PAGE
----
Elon Musk’s SpaceX on Sunday launched a Falcon 9 rocket carrying a record 143 spacecraft in its premier run of the SmallSat Ridehsare Program.
The program, dubbed Transporter-1, offers satellite operators a new way of putting compact satellites into a sun-synchronous orbit (SSO) at a cost of $1 million for a 440 pounds (200kg) satellite with additional mass priced at $5,000 per 2.2 pounds.
“SpaceX’s rideshare offering provides increased access to space for small satellite operators seeking a reliable, affordable ride to orbit,” SpaceX said.
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There were 133 commercial and government spacecraft on this flight, including CubeSats, microsats, and orbital transfer vehicles, as well as 10 Starlink satellites. Starlink is the satellite broadband service Musk is launching to bring high-speed, low-latency broadband to rural America and eventually the rest of the world.
“The Starlink satellites aboard this mission were the first in the constellation to deploy to a polar orbit,” SpaceX noted.
SpaceX had planned to launch the Falcon 9 rocket on Saturday but had to postpone the event due to bad weather at the Cape Canaveral Space Force Station in Florida. The rocket launched on Sunday. The satellites were deployed at an orbit of around 329 miles overhead.
The ride-sharing program is much cheaper than SpaceX’s advertised price of $62 million for a dedicated rocket launch and could be appealing for companies or government agencies that need to launch smaller payloads.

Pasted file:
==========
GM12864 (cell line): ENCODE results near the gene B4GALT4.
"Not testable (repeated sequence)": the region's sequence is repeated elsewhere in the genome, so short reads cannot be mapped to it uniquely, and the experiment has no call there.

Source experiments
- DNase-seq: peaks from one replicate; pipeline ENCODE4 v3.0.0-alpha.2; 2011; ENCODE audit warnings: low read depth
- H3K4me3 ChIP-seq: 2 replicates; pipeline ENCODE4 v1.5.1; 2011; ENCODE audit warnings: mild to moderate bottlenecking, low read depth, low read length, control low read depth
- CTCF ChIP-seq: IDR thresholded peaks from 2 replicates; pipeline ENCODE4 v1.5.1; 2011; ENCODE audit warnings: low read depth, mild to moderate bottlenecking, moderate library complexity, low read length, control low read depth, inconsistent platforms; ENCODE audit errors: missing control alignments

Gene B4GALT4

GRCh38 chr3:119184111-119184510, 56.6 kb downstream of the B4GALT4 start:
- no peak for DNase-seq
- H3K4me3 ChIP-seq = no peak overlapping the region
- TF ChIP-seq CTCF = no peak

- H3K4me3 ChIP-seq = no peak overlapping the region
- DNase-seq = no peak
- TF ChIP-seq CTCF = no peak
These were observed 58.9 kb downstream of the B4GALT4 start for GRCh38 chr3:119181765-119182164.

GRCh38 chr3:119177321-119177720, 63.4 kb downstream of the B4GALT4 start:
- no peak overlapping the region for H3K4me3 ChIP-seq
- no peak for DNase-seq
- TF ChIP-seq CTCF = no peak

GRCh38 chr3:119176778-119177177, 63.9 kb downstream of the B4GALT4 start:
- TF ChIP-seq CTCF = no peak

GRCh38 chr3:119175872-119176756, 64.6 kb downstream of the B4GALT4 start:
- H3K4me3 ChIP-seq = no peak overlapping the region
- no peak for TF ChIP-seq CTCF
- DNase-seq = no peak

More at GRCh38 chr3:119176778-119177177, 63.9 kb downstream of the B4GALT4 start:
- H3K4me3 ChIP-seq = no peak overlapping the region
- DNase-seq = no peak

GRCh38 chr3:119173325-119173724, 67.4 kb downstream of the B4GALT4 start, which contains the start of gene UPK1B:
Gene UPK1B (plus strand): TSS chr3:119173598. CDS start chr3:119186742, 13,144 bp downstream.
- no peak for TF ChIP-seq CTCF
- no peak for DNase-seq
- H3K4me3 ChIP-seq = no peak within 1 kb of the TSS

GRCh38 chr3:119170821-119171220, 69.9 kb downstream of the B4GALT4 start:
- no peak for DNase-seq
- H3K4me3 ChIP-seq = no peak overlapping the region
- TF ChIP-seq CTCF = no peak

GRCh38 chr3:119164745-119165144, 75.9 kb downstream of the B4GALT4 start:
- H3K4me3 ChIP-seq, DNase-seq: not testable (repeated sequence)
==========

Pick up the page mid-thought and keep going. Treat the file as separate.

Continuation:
As noted by CNBC, SpaceX’s new SmallSat Rideshare Program adds the the options for customers looking for a cheap option to put small football-sized satellites into orbit. Other options include Europe’s Arianespace.
SpaceX’s space rideshare service takes advantage of its Starlink launches, Bryce Space and Technology senior analyst Phil Smith told CNBC.
SpaceX has been launching Starlink satellites at a rate of about 60 per launch, roughly each month. Others bidding for a slice of the small satellite business include Virgin Orbit, which last week used a modified 747 to launch a rocket into space.
The Transporter-1 payload included satellites from Planet Labs, Exolaunch, D-Orbit, Kepler Communications, Spaceflight Inc, Nanoracks, NASA and Capella Space, as well as iQPS, Loft Orbital, Spire Global, ICEYE, HawkEye 360, Astrocast, and the University of South Florida Institute of Applied Engineering.